The Arktis starts with a fully polished stainless steel case made by SUG in Germany.  Diameter is 40.8mm without pushers or crown, 45.2mm including the signed screw down crown.  A nearly perfect size for most users.  Thickness is 16.2mm, lug spacing is 20mm.  The case back screws down and is brushed, with all wording in German (and emblazoned with a -45 C mark to remind you of its extreme temperature resistance).

The bezel is a standard 60-click unidirectional type with an alternating smooth and knurled edge.  The numbers on the bezel are engraved and infilled with black paint, along with hash marks for the first 15 minutes.  A lume infilled triangle marker is at the 12 position.  The bezel clicks rather loudly with a sort of snap-action to it.  There is some backlash/play in the bezel but not enough to be annoying.

The dial is, as stated above, a beautiful shade of blue.  The name ‘Arktis’ certainly does this color proud, I would venture to call it ‘ice blue.’  I also like the hands on this watch.  The hour and minute hands are white (actually a very faint lume green, but they look almost white in most light conditions).  The center chronograph seconds hand and all subdial hands are pure white.  White arabics surround the dial, with lume squares running every five minutes around the perimeter of the dial (double squares at 12), with white minute markers between the arabics.

Minimal dial printing is another nice touch, with just the Sinn name, Arktis name and the symbol for Argon gas (‘AR’ in red) printed on the dial.

The subdial layout is standard Valjoux 7750, with the subdial at 12 being the 30-minute chrono totalizer, the subdial at 6 being the 12-hour chrono totalizer and the subdial at 9 being the watch seconds hand.  The large center seconds hand is the chronograph seconds hand.

A quickset day/date window is at the 3 position, with a divider between the day and date, with a subtle white rectangle surrounding both windows.  The day/date wheels are the proper white on black and look good, alignment within the windows is acceptable.  A domed sapphire crystal with double anti-reflective coating caps the dial.

The screw down crown screws in a satisfying four full turns, with the lockdowns on the chronograph pushers require over five turns to unlock.  When fully unlocked in the counter clockwise position (pusher lockdowns turn away from the case) the chronograph can be used.  Screw the lockdowns towards the case to lock the pushers. 

The crown on the Arktis also pulls out quite a bit from the case and you need a pretty good yank on it to get it to the time setting position.  Not a complaint, but just be careful when pulling the crown out to set the watch.

Lume quality is good, with the hour and minute hands, the subdial seconds hand and the square markers illuminated along with the triangle on the bezel.

The 203 Arktis uses the tried and true Swiss-made Valjoux 7750 25-jewel automatic chronograph movement running at 28,800 beats per hour.  During testing in my lab, it has run at +10 seconds over 24 hours with a superb 54 hour power reserve.  Start and stop action and reset on the chronograph is fine, as to be expected from such a venerable watch movement.

The Arktis is available on both a stainless steel bracelet or a blue calf leather croc. look strap with white contrast stitching.  The watch has been photographed on the leather strap; I have the bracelet, but it’s sitting in the watch box under wraps.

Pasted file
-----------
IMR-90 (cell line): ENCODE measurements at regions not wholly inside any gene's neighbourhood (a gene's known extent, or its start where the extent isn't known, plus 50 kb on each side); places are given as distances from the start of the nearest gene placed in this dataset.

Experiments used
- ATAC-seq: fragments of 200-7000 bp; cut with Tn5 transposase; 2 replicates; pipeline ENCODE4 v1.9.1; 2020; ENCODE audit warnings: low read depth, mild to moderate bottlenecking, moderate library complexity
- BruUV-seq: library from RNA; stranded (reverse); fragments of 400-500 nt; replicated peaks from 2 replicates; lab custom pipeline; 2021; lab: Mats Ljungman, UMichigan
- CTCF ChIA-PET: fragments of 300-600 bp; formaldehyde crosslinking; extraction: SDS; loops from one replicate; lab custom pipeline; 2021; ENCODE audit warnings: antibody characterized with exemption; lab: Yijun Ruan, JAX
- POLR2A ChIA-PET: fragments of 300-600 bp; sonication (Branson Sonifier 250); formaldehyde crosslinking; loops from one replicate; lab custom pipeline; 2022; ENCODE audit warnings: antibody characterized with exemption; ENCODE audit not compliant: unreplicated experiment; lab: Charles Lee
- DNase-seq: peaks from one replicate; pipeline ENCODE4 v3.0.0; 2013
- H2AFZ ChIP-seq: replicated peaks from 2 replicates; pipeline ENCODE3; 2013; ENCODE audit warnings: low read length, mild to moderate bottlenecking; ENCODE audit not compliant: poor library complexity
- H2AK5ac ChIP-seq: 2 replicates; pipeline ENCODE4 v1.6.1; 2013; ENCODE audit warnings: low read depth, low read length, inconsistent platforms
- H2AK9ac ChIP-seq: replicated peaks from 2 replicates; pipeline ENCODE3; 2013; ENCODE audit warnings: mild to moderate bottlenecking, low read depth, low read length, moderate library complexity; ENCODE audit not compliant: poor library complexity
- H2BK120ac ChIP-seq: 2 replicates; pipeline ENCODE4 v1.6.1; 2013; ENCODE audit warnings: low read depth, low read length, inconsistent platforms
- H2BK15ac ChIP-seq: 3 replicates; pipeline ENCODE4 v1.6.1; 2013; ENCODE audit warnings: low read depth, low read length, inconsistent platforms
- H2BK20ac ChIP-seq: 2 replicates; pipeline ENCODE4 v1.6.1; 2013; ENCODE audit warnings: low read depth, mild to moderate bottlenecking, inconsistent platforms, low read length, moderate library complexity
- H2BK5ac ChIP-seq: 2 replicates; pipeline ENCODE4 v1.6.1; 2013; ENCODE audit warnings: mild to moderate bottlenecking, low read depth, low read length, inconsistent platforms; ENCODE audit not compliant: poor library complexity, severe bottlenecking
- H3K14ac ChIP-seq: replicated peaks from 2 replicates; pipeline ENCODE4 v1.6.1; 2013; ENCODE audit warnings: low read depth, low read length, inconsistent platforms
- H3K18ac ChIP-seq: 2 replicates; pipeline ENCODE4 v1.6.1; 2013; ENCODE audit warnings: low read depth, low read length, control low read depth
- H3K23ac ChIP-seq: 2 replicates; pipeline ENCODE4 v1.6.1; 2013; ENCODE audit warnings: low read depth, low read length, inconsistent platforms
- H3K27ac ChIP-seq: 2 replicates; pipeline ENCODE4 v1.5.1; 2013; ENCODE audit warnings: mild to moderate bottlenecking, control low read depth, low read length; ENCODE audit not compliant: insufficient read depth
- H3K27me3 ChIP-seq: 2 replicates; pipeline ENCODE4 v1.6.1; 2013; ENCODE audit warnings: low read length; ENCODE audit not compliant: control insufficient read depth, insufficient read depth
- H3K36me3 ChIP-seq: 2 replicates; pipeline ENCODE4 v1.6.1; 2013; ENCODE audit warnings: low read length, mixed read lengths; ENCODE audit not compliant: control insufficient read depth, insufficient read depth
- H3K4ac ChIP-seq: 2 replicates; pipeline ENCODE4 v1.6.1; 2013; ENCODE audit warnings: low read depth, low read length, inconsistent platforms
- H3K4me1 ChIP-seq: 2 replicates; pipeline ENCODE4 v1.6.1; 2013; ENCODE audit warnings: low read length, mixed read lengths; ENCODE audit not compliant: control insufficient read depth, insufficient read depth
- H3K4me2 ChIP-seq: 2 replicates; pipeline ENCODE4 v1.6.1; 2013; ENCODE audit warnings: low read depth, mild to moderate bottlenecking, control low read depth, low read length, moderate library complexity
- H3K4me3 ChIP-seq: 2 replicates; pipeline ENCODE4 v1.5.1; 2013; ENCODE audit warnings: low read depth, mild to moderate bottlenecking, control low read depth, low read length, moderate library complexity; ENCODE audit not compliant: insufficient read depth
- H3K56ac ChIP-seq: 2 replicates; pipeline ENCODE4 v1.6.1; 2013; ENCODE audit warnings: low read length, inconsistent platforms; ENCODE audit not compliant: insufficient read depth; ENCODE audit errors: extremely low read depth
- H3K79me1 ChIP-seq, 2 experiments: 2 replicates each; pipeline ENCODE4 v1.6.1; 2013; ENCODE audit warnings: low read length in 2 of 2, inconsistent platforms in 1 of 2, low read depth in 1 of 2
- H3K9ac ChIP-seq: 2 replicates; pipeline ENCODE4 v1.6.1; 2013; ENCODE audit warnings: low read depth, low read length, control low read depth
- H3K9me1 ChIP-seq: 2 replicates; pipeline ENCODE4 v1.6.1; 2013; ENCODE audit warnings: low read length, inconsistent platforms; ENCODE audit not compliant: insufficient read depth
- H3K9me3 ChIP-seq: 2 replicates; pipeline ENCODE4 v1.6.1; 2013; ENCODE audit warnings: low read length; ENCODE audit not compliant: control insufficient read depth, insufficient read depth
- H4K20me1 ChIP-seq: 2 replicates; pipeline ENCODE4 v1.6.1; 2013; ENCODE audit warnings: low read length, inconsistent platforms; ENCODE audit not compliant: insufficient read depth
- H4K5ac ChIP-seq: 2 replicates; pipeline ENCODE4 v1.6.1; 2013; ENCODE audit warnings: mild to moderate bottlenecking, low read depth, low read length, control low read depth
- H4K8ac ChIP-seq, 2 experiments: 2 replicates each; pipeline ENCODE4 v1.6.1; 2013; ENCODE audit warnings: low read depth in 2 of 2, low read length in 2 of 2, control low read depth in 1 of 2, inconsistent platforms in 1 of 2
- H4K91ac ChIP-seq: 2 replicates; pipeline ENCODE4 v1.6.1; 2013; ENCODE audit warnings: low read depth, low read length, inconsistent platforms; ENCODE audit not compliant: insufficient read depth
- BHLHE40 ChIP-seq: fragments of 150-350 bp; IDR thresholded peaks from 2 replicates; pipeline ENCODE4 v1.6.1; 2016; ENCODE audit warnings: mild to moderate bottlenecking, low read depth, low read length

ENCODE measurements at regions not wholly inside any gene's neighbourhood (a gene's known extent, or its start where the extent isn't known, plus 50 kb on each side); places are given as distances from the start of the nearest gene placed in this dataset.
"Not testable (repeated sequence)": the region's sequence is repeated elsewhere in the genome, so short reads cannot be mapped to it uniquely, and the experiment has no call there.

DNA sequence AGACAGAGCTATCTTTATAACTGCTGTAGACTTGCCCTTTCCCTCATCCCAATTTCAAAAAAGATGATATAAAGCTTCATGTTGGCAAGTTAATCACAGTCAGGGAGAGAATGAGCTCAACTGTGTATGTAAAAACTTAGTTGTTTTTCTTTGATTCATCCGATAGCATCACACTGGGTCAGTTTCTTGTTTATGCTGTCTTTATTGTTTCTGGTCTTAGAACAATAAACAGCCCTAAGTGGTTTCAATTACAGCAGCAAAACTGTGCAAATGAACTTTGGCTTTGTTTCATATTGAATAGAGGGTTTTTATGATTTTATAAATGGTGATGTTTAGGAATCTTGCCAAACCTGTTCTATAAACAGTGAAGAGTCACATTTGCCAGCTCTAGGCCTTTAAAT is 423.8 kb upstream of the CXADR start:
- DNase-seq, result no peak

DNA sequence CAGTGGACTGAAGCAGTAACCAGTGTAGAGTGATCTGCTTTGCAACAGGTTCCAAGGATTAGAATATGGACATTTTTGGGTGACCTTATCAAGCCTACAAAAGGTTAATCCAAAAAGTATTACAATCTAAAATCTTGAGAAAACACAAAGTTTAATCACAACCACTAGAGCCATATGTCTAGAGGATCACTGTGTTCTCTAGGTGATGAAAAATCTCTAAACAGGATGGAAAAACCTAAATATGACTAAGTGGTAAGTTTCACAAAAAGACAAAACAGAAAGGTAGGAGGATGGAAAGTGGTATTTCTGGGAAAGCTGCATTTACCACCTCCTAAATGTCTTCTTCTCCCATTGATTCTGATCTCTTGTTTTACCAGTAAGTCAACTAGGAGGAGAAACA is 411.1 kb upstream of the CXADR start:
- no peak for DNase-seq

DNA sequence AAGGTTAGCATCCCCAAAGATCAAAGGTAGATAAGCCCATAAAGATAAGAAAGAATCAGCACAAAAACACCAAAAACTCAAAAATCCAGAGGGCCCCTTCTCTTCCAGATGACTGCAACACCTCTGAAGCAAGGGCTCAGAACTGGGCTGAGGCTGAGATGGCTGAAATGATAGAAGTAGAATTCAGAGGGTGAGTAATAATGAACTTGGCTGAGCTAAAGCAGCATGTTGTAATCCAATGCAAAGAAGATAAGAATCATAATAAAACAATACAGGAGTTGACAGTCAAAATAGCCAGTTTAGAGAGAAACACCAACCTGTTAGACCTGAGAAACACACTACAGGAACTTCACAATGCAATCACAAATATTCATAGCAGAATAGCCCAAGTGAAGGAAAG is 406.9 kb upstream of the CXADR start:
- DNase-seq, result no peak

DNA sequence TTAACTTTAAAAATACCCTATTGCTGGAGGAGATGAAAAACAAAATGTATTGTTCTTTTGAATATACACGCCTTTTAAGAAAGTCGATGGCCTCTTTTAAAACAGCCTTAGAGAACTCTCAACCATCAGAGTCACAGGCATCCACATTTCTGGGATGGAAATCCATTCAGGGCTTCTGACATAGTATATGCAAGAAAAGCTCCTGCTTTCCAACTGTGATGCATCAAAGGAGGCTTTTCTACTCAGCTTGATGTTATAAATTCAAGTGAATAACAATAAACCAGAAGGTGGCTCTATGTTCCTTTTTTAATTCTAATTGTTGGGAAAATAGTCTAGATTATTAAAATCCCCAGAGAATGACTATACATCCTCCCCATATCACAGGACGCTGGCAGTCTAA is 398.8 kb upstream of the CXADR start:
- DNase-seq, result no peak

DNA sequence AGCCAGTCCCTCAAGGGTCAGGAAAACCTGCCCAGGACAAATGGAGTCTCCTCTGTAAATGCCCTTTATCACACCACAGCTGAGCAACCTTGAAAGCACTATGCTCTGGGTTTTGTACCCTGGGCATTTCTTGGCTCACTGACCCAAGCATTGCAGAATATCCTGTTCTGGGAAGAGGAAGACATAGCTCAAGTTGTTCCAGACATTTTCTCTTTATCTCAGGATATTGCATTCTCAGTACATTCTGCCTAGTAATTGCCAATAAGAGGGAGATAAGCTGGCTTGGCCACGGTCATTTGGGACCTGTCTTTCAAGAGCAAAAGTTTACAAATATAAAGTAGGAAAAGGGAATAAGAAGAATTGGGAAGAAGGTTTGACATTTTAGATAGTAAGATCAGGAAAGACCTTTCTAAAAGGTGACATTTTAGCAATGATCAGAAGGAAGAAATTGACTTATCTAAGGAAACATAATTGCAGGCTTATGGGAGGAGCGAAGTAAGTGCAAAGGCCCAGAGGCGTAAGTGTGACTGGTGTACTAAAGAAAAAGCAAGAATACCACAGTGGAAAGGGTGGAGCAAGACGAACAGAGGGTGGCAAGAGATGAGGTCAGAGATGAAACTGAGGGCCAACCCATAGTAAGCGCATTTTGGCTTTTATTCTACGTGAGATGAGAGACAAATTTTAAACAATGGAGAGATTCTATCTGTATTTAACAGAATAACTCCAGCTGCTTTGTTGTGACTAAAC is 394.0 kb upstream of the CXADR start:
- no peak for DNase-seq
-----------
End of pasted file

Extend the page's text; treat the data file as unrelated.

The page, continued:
The strap measures 20mm at the lugs, tapering to about 18mm at the stainless steel buckle.  The strap is of high quality and is fairly well padded, but still flexible.  There are two keepers, one fixed and one floating.  The strap looks great with this watch, the blue color coordinating nicely with the dial.

The stainless steel bracelet is also a gem, with solid links, solid end links and a double locking clasp with machined deployant and machined dive extension.  The design of the bracelet is unique to Sinn and is somewhat of a trademark of theirs, you know it’s a Sinn if you see this bracelet.

The bracelet links are secured with screws, but with hex heads on both ends.  Sinn supplies the required Allen wrenches so bracelet adjustment is easy, but with screws on both ends, it can get a bit tricky to balance everything.  A steady hand and all is well.

The bracelet measures 20mm at the lugs and tapers to about 17.7mm at the clasp.  The clasp itself is signed and brushed, with the fold-over safety lock being polished.  There are no half-links on the bracelet, but there are three micro-adjustment holes on the clasp.

At some point I may install the bracelet on my Arktis, but for now, I’m happy with the strap.

Presentation is very nice, with a full color two-piece outer cardboard box and a leatherette padded inner box with Sinn signed screwdriver/pin tool, the bracelet adjustment wrenches, a simple printed instruction sheet (in German) and a CD ROM with instructions in English.

In summary, the Sinn 203 Arktis is a tool watch of a different sort.  It’s truly engineered to perform in abstract conditions while also looking very sporty.   It’s not monstrously huge or garish is any way, and that’s what makes it so cool.  You can wear this watch with a suit at your next board meeting, with swim trunks on a surfboard or while scaling the Himalayas with your Sherpa.  The Arktis is a beauty and the blue dial can’t be beat.

Pros: superb blue dial, reliable Swiss innards, unique and functional engineering features, great overall look and size 

Cons:  servicing has to be done at Sinn due to Argon gas filled case, dehumidifying capsule and special oils, so cost can get a bit pricey, a brushed case would look better than the high polish

Verdict:  a tool watch for the ages, this is one watch that has functionality and good looks in droves and is also a piece that you won’t see the other guy wearing.  Sinn, congrats on an amazing watch!

Thanks for reading and enjoy the pictures.